Wind River (2017): As If You Need More Of A Reason To Love Taylor Sheridan’s Work, Here Comes ‘Wind River’ (Review)

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Wind River tells the story of Cory Lambert (Jeremy Renner), a U.S. Fish and Wildlife Service tracker, and FBI agent Jane Banner (Elizabeth Olsen) as they attempt to figure out who raped and murdered a young Native woman (Kelsey Chow) on a Native reservation. The film also stars Gil Birmingham and Graham Greene and is directed by Taylor Sheridan (writer for Sicario, Hell Or High Water).

My Thoughts On The Characters And Story

My initial thought immediately after watching this movie: we really need more heavy movies like Wind RiverTaylor Sheridan knocks another brilliant script out of the park with his second foray into directing as it is one of the most engaging films I have seen this year – the dialogue and characters being worthy of the most praise. You are immediately placed into the world of the Wind River reservation from the very getgo, the brutal cold is depicted effectively on screen with the vast snowy landscape being the cherry on top of this tragic mystery.

The murder mystery aspect of the film is intriguing enough, however it’s the connection you feel with the characters that truly makes it as enjoyable as it is… Even though the subject matter and circumstances surrounding it is incredibly heavy.

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‘Back To The Future’ | Universal Pictures

The various relationships Cory (Jeremy Renner) has with the people living on this reservation is showcased efficiently enough to where the audience deduces certain aspects of their relationship without needing the film to hold your hand. I thoroughly enjoyed the actual character of Cory and what he meant to certain individuals and Renner gives a serviceable performance as the tracker-who-sees (and knows)-all. His character does seem to have a cowboy hat in virtually every single subject on Earth –  from his vast knowledge of virtually everything Arapaho to the numerous moments where he’s spewing off inspiring discourse that applies perfectly to whatever situation arises, I understand why Cory is knowledgeable in certain areas, however he became somewhat of a deus ex machina at certain points. I do like Jeremy Renner’s performance, however of all the main players in the film, he is probably toward the bottom of my list in terms of the performances I adored.

The dynamic between he and Elizabeth Olsen‘s Jane was definitely one of my favourite aspects of Wind River; crafting these characters to work with each other is difficult because you always run the risk of potentially bogging down the relationship with overt strictly-professional-relationship tropes. Their flourishing friendship and respect for each other gradually increase as the film progresses was incredibly refreshing to see. Olsen is also unsurprisingly incredible in the film, she’s one of my favourite actresses working today and I truly look forward to seeing her in whatever independent role she excels in and the more mainstream Hollywood pictures a la the various juggernaut installments of Marvel.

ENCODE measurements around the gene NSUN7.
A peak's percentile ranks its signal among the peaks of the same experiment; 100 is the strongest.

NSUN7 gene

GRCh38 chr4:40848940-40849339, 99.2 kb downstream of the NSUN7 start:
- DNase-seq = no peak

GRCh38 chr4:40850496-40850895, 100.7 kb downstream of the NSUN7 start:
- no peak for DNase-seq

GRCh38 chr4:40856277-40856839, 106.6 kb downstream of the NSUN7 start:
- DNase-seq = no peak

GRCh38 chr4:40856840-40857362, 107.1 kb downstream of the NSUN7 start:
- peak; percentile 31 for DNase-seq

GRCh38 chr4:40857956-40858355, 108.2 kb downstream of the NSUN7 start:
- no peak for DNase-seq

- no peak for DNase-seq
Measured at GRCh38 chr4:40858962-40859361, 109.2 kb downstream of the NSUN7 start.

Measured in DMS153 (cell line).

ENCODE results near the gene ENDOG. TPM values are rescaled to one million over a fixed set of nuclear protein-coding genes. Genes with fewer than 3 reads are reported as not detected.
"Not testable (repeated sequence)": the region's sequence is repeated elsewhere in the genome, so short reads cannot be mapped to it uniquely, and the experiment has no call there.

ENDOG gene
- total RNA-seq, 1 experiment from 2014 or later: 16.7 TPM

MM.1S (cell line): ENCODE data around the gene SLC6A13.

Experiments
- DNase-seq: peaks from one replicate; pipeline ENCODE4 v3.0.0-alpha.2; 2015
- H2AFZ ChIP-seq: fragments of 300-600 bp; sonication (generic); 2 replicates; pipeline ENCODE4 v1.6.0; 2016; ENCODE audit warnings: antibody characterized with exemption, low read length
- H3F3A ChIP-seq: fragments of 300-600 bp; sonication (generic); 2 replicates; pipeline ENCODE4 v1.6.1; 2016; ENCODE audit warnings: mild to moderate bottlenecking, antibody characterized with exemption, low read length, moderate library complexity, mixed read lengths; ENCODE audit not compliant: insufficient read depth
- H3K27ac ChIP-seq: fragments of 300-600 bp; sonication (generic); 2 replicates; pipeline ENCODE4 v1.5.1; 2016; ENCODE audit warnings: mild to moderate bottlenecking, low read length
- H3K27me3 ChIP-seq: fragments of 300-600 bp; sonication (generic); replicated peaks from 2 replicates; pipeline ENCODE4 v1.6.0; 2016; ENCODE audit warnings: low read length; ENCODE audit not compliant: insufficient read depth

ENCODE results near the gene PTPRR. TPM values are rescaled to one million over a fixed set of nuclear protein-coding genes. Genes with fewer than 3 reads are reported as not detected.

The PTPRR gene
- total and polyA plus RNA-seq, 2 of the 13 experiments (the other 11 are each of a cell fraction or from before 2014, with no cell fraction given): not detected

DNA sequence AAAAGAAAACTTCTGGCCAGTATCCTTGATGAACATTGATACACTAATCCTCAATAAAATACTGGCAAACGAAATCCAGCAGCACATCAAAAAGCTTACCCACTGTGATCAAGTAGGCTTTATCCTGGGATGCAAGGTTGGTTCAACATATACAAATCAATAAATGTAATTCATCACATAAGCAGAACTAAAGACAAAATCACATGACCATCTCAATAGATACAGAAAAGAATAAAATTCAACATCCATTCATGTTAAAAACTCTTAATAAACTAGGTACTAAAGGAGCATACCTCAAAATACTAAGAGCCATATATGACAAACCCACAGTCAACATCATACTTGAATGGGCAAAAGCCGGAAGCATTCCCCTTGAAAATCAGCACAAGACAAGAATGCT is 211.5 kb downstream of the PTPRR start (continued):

We learn as much as we need to learn about Cory and are given insight into what Jane’s position is as an FBI agent (Florida… Las Vegas?) Speaking of the parenthesis, I particularly enjoyed the occasional banter between Jane and Graham Greene‘s Police Chief Ben, the latter knowing all too well how these situations usually end up, falling on deaf ears. 

How Were The Other Aspects Of Wind River

I’m not sure that this is technically a subgenre, but movies that effectively utilize a wintery landscape is one of my favourite subgenres. I can’t praise its utilization enough because with Wind River, you feel the immense cold of Wyoming since everyone is wearing the appropriate clothing to assist one’s bodily temperature when it’s 40 below. Nobody is walking around with a light sweater and shorts saying, “huh, it’s pretty nippy out” because that attitude will give you grade A frostbite in about 15 minutes.

The murder mystery aspect of the film is incredibly compelling and because of the connection you feel with many of the characters, you want to see justice be brought to an area where many are not granted a similar justice. 


If you’re interested in an intriguing murder mystery featuring a talented cast and sensational atmosphere, check out Wind River.

Wind River receives 4/5 Matt Damon heads.

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Arrival (2016) Movie Review